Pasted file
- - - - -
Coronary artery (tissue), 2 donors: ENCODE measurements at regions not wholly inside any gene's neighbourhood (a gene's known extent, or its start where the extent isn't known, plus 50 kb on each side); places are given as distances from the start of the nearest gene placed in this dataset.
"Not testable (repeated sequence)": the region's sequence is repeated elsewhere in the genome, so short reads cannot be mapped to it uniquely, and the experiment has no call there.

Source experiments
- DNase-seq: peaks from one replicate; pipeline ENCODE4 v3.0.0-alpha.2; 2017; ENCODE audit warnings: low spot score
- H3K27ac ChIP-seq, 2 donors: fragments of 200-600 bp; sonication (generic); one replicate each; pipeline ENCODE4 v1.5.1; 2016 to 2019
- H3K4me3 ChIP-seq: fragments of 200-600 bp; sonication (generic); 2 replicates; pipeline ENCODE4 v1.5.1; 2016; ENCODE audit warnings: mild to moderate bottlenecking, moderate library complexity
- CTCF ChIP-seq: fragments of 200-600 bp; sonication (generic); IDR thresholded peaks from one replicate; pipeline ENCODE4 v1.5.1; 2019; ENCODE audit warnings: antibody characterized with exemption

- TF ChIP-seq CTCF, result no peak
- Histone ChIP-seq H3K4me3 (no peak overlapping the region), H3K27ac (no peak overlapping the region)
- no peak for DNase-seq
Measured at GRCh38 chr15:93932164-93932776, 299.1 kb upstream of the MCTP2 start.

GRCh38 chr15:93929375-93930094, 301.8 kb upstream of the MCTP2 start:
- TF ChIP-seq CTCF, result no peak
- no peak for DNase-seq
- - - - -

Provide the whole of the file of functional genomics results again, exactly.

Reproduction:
Coronary artery (tissue), 2 donors: ENCODE measurements at regions not wholly inside any gene's neighbourhood (a gene's known extent, or its start where the extent isn't known, plus 50 kb on each side); places are given as distances from the start of the nearest gene placed in this dataset.
"Not testable (repeated sequence)": the region's sequence is repeated elsewhere in the genome, so short reads cannot be mapped to it uniquely, and the experiment has no call there.

Source experiments
- DNase-seq: peaks from one replicate; pipeline ENCODE4 v3.0.0-alpha.2; 2017; ENCODE audit warnings: low spot score
- H3K27ac ChIP-seq, 2 donors: fragments of 200-600 bp; sonication (generic); one replicate each; pipeline ENCODE4 v1.5.1; 2016 to 2019
- H3K4me3 ChIP-seq: fragments of 200-600 bp; sonication (generic); 2 replicates; pipeline ENCODE4 v1.5.1; 2016; ENCODE audit warnings: mild to moderate bottlenecking, moderate library complexity
- CTCF ChIP-seq: fragments of 200-600 bp; sonication (generic); IDR thresholded peaks from one replicate; pipeline ENCODE4 v1.5.1; 2019; ENCODE audit warnings: antibody characterized with exemption

- TF ChIP-seq CTCF, result no peak
- Histone ChIP-seq H3K4me3 (no peak overlapping the region), H3K27ac (no peak overlapping the region)
- no peak for DNase-seq
Measured at GRCh38 chr15:93932164-93932776, 299.1 kb upstream of the MCTP2 start.

GRCh38 chr15:93929375-93930094, 301.8 kb upstream of the MCTP2 start:
- TF ChIP-seq CTCF, result no peak
- no peak for DNase-seq